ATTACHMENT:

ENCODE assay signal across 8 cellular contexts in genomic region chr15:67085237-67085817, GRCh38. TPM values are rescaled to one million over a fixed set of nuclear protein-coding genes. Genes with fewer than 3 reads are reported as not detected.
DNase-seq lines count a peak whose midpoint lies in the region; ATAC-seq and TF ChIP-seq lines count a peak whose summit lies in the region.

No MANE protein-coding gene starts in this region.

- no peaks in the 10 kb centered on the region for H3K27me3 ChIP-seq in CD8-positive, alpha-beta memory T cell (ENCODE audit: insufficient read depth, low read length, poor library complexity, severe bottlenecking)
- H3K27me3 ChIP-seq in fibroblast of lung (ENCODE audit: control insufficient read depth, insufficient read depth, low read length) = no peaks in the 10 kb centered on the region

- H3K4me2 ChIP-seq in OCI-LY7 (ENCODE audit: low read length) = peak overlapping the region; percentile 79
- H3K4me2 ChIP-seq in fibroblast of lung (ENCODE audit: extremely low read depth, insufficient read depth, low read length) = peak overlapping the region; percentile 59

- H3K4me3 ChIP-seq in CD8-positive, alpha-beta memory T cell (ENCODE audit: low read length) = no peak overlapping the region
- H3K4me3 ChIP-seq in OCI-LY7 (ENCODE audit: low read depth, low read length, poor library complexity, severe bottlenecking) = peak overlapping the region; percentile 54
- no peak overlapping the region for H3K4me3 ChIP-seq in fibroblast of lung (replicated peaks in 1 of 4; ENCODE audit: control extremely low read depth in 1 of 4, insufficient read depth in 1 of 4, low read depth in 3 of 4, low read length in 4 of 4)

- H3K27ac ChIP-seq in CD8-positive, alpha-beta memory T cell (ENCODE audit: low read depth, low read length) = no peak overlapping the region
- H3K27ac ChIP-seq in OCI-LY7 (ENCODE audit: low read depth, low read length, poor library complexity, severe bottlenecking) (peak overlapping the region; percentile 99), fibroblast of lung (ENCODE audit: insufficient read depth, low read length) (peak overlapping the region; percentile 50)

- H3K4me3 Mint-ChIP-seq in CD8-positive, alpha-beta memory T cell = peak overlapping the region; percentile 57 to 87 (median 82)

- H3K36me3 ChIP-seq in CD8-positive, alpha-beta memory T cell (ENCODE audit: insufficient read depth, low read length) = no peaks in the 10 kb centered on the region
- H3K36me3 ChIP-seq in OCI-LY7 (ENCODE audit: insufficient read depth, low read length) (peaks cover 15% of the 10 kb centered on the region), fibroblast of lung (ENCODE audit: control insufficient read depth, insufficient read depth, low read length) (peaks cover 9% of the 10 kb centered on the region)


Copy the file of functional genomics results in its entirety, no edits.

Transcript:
ENCODE assay signal across 8 cellular contexts in genomic region chr15:67085237-67085817, GRCh38. TPM values are rescaled to one million over a fixed set of nuclear protein-coding genes. Genes with fewer than 3 reads are reported as not detected.
DNase-seq lines count a peak whose midpoint lies in the region; ATAC-seq and TF ChIP-seq lines count a peak whose summit lies in the region.

No MANE protein-coding gene starts in this region.

- no peaks in the 10 kb centered on the region for H3K27me3 ChIP-seq in CD8-positive, alpha-beta memory T cell (ENCODE audit: insufficient read depth, low read length, poor library complexity, severe bottlenecking)
- H3K27me3 ChIP-seq in fibroblast of lung (ENCODE audit: control insufficient read depth, insufficient read depth, low read length) = no peaks in the 10 kb centered on the region

- H3K4me2 ChIP-seq in OCI-LY7 (ENCODE audit: low read length) = peak overlapping the region; percentile 79
- H3K4me2 ChIP-seq in fibroblast of lung (ENCODE audit: extremely low read depth, insufficient read depth, low read length) = peak overlapping the region; percentile 59

- H3K4me3 ChIP-seq in CD8-positive, alpha-beta memory T cell (ENCODE audit: low read length) = no peak overlapping the region
- H3K4me3 ChIP-seq in OCI-LY7 (ENCODE audit: low read depth, low read length, poor library complexity, severe bottlenecking) = peak overlapping the region; percentile 54
- no peak overlapping the region for H3K4me3 ChIP-seq in fibroblast of lung (replicated peaks in 1 of 4; ENCODE audit: control extremely low read depth in 1 of 4, insufficient read depth in 1 of 4, low read depth in 3 of 4, low read length in 4 of 4)

- H3K27ac ChIP-seq in CD8-positive, alpha-beta memory T cell (ENCODE audit: low read depth, low read length) = no peak overlapping the region
- H3K27ac ChIP-seq in OCI-LY7 (ENCODE audit: low read depth, low read length, poor library complexity, severe bottlenecking) (peak overlapping the region; percentile 99), fibroblast of lung (ENCODE audit: insufficient read depth, low read length) (peak overlapping the region; percentile 50)

- H3K4me3 Mint-ChIP-seq in CD8-positive, alpha-beta memory T cell = peak overlapping the region; percentile 57 to 87 (median 82)

- H3K36me3 ChIP-seq in CD8-positive, alpha-beta memory T cell (ENCODE audit: insufficient read depth, low read length) = no peaks in the 10 kb centered on the region
- H3K36me3 ChIP-seq in OCI-LY7 (ENCODE audit: insufficient read depth, low read length) (peaks cover 15% of the 10 kb centered on the region), fibroblast of lung (ENCODE audit: control insufficient read depth, insufficient read depth, low read length) (peaks cover 9% of the 10 kb centered on the region)